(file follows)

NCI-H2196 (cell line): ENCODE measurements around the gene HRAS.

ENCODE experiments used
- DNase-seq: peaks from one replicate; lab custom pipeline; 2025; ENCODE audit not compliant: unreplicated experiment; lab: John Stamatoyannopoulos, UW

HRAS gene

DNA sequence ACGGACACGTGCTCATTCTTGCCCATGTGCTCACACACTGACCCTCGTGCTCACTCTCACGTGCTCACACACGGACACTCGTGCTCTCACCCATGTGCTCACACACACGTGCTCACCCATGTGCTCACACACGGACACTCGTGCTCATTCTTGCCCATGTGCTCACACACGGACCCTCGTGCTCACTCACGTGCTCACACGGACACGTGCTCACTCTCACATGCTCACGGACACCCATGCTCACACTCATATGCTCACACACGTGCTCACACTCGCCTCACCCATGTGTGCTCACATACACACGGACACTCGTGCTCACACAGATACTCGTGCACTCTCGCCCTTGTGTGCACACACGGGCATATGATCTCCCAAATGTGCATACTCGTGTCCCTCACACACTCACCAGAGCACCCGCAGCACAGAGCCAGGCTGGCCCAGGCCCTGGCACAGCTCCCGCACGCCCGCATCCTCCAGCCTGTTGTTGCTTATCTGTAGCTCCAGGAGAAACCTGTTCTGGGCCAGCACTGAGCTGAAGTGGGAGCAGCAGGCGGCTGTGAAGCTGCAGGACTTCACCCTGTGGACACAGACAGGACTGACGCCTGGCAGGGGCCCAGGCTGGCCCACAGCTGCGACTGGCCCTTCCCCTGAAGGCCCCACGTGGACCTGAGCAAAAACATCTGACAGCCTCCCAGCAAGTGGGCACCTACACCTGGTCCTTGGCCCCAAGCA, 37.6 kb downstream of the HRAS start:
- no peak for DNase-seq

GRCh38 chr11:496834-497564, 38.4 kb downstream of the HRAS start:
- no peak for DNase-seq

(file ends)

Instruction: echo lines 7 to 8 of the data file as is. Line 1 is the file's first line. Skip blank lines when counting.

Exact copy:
GRCh38 chr11:496834-497564, 38.4 kb downstream of the HRAS start:
- no peak for DNase-seq